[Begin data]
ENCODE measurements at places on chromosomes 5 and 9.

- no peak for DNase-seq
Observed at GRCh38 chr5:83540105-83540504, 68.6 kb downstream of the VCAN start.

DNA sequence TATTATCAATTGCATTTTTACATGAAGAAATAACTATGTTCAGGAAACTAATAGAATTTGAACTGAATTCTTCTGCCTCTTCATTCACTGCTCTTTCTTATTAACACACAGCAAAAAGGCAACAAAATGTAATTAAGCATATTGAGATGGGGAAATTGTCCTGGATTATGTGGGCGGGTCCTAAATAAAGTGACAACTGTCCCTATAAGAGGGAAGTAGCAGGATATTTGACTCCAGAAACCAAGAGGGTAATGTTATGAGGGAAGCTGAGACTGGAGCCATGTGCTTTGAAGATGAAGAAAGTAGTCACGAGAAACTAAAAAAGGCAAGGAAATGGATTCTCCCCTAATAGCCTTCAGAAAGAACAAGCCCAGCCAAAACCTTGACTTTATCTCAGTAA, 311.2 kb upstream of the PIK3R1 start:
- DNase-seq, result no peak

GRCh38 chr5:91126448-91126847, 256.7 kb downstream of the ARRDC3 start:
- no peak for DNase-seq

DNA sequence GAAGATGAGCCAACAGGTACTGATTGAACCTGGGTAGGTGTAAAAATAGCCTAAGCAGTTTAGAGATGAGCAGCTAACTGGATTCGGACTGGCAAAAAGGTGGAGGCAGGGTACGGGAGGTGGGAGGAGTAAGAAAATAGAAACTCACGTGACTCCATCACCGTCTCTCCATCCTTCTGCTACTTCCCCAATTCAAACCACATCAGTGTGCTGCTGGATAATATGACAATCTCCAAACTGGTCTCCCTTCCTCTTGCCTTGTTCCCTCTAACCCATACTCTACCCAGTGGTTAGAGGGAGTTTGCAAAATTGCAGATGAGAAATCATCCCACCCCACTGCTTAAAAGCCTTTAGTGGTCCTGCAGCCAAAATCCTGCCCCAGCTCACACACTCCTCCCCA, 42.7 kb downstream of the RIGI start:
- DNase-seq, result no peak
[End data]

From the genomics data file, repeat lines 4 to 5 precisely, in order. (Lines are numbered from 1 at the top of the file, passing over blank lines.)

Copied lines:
DNA sequence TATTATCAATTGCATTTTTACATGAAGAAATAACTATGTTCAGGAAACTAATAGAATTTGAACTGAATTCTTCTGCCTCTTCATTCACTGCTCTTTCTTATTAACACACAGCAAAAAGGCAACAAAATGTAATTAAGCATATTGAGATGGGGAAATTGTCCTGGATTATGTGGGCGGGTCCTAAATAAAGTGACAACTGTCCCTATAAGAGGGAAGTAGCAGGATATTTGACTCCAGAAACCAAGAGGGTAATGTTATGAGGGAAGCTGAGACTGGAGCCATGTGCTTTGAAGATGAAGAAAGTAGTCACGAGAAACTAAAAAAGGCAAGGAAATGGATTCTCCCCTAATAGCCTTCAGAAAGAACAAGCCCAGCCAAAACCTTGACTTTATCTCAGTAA, 311.2 kb upstream of the PIK3R1 start:
- DNase-seq, result no peak